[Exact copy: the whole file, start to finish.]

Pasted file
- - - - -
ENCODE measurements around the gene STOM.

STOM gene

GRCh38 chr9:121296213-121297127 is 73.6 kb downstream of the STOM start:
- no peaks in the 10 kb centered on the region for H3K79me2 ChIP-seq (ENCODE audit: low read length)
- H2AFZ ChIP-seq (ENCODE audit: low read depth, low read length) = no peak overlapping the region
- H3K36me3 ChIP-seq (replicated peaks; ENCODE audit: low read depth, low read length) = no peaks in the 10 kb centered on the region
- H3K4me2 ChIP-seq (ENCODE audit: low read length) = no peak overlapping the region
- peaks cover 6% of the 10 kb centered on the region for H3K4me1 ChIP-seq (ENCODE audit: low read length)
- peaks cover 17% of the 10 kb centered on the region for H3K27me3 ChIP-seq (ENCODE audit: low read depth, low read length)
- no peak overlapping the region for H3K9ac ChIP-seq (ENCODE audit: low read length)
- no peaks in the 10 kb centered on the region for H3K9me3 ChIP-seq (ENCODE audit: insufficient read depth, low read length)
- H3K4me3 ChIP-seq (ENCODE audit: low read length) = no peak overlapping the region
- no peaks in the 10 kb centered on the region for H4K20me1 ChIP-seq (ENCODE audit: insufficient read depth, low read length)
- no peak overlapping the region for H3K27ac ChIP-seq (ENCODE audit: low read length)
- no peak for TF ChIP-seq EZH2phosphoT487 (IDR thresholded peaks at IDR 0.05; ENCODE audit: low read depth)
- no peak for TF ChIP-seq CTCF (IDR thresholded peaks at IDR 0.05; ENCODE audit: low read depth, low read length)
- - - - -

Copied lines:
ENCODE measurements around the gene STOM.

STOM gene

GRCh38 chr9:121296213-121297127 is 73.6 kb downstream of the STOM start:
- no peaks in the 10 kb centered on the region for H3K79me2 ChIP-seq (ENCODE audit: low read length)
- H2AFZ ChIP-seq (ENCODE audit: low read depth, low read length) = no peak overlapping the region
- H3K36me3 ChIP-seq (replicated peaks; ENCODE audit: low read depth, low read length) = no peaks in the 10 kb centered on the region
- H3K4me2 ChIP-seq (ENCODE audit: low read length) = no peak overlapping the region
- peaks cover 6% of the 10 kb centered on the region for H3K4me1 ChIP-seq (ENCODE audit: low read length)
- peaks cover 17% of the 10 kb centered on the region for H3K27me3 ChIP-seq (ENCODE audit: low read depth, low read length)
- no peak overlapping the region for H3K9ac ChIP-seq (ENCODE audit: low read length)
- no peaks in the 10 kb centered on the region for H3K9me3 ChIP-seq (ENCODE audit: insufficient read depth, low read length)
- H3K4me3 ChIP-seq (ENCODE audit: low read length) = no peak overlapping the region
- no peaks in the 10 kb centered on the region for H4K20me1 ChIP-seq (ENCODE audit: insufficient read depth, low read length)
- no peak overlapping the region for H3K27ac ChIP-seq (ENCODE audit: low read length)
- no peak for TF ChIP-seq EZH2phosphoT487 (IDR thresholded peaks at IDR 0.05; ENCODE audit: low read depth)
- no peak for TF ChIP-seq CTCF (IDR thresholded peaks at IDR 0.05; ENCODE audit: low read depth, low read length)